His thesis is not a new one, and as a result much about this book depends on execution. Assuming the reader is already sympathetic to Esolen’s general arguments, the question is not whether the book is persuasive but whether it will teach the reader anything he doesn’t already know. Does it argue for a traditional curriculum and against “helicopter parenting” in ways that are interesting and even sometimes surprising? Will the reader enjoy the time she spends with this book, regardless of whether she needs convincing that children do not need to be protected from fairy tales, the outdoors, and God? Ten Ways is remarkable because the answer to all of those questions is yes.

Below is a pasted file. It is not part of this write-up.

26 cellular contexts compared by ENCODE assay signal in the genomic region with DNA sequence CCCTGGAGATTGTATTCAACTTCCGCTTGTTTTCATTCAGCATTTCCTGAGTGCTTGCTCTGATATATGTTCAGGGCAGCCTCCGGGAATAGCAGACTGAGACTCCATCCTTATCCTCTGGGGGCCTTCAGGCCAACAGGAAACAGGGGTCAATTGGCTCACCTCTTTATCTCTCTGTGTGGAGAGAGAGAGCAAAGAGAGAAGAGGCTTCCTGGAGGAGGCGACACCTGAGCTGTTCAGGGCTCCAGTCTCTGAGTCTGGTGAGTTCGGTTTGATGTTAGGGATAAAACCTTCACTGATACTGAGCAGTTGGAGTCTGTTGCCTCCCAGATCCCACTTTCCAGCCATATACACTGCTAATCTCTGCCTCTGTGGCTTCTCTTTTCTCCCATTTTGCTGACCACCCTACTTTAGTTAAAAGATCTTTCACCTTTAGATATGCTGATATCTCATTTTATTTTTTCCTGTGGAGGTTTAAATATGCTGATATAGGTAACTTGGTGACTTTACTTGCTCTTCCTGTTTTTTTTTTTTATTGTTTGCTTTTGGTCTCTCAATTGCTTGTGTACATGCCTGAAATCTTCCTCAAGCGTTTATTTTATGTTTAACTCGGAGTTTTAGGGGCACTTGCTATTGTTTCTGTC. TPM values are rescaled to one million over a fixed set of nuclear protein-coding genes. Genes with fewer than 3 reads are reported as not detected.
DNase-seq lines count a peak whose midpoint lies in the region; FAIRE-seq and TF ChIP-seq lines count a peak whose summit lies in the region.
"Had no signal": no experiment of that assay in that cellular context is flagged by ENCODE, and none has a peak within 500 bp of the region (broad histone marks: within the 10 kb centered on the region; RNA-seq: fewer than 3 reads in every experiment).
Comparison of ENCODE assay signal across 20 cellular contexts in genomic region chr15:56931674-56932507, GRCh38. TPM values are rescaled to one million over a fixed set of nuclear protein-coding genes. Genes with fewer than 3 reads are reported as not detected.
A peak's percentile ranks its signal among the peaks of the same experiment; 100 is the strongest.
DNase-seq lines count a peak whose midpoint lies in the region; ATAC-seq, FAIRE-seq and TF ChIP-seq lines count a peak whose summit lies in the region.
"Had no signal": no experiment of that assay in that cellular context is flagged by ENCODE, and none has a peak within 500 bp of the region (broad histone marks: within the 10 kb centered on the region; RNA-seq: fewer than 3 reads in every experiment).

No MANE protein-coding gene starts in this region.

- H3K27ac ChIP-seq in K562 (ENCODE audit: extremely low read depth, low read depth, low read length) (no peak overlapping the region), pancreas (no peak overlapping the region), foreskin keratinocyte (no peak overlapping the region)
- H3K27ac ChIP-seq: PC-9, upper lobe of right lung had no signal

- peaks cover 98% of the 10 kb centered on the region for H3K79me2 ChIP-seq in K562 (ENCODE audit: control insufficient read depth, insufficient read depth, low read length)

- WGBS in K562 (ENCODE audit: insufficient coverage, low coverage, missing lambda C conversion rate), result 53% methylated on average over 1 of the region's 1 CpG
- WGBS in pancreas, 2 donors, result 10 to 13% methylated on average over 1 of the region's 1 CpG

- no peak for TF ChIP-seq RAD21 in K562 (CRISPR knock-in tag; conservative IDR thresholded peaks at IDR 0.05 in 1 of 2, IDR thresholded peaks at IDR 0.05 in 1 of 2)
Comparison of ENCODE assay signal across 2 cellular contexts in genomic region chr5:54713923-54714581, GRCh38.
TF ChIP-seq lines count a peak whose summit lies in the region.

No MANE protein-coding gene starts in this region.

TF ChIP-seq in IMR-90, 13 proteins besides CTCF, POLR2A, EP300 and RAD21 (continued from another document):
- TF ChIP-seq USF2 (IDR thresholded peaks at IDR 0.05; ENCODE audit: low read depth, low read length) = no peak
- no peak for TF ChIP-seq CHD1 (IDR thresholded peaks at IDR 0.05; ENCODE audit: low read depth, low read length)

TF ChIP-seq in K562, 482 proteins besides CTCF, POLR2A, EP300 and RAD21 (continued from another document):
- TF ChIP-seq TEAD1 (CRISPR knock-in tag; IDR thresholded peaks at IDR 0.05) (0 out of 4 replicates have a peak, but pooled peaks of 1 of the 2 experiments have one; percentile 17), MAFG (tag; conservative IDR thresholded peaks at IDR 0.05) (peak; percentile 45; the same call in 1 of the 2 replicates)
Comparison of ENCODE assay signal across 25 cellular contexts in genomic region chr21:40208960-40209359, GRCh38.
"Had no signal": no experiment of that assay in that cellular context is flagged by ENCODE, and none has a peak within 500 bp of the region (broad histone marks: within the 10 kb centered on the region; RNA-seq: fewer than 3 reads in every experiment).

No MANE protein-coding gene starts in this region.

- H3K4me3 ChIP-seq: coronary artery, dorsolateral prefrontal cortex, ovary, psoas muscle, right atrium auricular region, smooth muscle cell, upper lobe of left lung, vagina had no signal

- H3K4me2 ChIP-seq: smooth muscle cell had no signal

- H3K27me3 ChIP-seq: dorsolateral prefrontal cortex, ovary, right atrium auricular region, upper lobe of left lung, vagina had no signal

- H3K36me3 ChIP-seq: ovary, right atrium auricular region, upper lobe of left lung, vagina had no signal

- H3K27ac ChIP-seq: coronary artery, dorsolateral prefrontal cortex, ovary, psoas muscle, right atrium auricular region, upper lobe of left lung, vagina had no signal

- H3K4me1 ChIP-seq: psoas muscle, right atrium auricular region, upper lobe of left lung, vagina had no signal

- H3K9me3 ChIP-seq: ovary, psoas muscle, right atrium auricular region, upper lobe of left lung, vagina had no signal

“Self-expression is the finest antidote for a perky imagination ever invented.” “Tell your children that rifles and all the other implements of hunting are simply evil. Best to do this while your mouth is full of a cheeseburger from McDonald’s.” Esolen’s flair for aphorism is given plenty of room to shine by the Screwtape Letters–type voice he adopts. Even his chapter titles delight: “Keep Your Children Indoors as Much as Possible, or They Used to Call It ‘Air,’” and “Keep Children Away from Machines and Machinists, or All Unauthorized Personnel Prohibited.” But if the dark side of aphorism is cliché, Esolen consistently avoids the temptation. He even avoids little one-word clichés: A passage about the overstructured dullness of the modern school day notes that it “cannot be called working at a ‘grindstone,’ because a real grindstone is a swift and lovely tool, and has the property of sharpening.”